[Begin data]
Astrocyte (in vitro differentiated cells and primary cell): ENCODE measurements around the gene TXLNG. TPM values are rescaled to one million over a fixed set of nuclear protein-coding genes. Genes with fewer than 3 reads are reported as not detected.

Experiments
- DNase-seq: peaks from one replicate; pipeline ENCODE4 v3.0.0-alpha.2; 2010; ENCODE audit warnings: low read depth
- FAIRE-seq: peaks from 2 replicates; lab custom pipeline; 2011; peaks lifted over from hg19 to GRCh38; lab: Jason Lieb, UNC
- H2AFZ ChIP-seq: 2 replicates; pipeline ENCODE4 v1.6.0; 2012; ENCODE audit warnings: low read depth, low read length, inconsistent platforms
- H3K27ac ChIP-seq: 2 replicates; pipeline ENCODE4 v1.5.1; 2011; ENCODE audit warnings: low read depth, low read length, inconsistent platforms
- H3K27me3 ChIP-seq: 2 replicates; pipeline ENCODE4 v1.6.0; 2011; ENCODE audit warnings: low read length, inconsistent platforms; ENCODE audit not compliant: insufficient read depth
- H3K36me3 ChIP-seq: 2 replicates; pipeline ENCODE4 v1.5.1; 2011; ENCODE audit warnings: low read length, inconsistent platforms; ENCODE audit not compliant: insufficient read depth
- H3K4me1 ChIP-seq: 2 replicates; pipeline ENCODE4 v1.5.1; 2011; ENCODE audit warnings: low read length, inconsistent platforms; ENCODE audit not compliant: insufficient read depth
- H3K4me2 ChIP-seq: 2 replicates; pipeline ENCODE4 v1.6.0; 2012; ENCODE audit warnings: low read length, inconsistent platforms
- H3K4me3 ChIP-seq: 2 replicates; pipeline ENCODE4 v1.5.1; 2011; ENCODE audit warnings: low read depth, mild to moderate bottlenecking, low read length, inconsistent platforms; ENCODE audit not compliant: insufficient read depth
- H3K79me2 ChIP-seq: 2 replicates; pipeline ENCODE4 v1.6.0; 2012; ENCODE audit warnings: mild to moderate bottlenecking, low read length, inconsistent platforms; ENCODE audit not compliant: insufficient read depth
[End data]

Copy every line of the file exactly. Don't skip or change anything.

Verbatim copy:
Astrocyte (in vitro differentiated cells and primary cell): ENCODE measurements around the gene TXLNG. TPM values are rescaled to one million over a fixed set of nuclear protein-coding genes. Genes with fewer than 3 reads are reported as not detected.

Experiments
- DNase-seq: peaks from one replicate; pipeline ENCODE4 v3.0.0-alpha.2; 2010; ENCODE audit warnings: low read depth
- FAIRE-seq: peaks from 2 replicates; lab custom pipeline; 2011; peaks lifted over from hg19 to GRCh38; lab: Jason Lieb, UNC
- H2AFZ ChIP-seq: 2 replicates; pipeline ENCODE4 v1.6.0; 2012; ENCODE audit warnings: low read depth, low read length, inconsistent platforms
- H3K27ac ChIP-seq: 2 replicates; pipeline ENCODE4 v1.5.1; 2011; ENCODE audit warnings: low read depth, low read length, inconsistent platforms
- H3K27me3 ChIP-seq: 2 replicates; pipeline ENCODE4 v1.6.0; 2011; ENCODE audit warnings: low read length, inconsistent platforms; ENCODE audit not compliant: insufficient read depth
- H3K36me3 ChIP-seq: 2 replicates; pipeline ENCODE4 v1.5.1; 2011; ENCODE audit warnings: low read length, inconsistent platforms; ENCODE audit not compliant: insufficient read depth
- H3K4me1 ChIP-seq: 2 replicates; pipeline ENCODE4 v1.5.1; 2011; ENCODE audit warnings: low read length, inconsistent platforms; ENCODE audit not compliant: insufficient read depth
- H3K4me2 ChIP-seq: 2 replicates; pipeline ENCODE4 v1.6.0; 2012; ENCODE audit warnings: low read length, inconsistent platforms
- H3K4me3 ChIP-seq: 2 replicates; pipeline ENCODE4 v1.5.1; 2011; ENCODE audit warnings: low read depth, mild to moderate bottlenecking, low read length, inconsistent platforms; ENCODE audit not compliant: insufficient read depth
- H3K79me2 ChIP-seq: 2 replicates; pipeline ENCODE4 v1.6.0; 2012; ENCODE audit warnings: mild to moderate bottlenecking, low read length, inconsistent platforms; ENCODE audit not compliant: insufficient read depth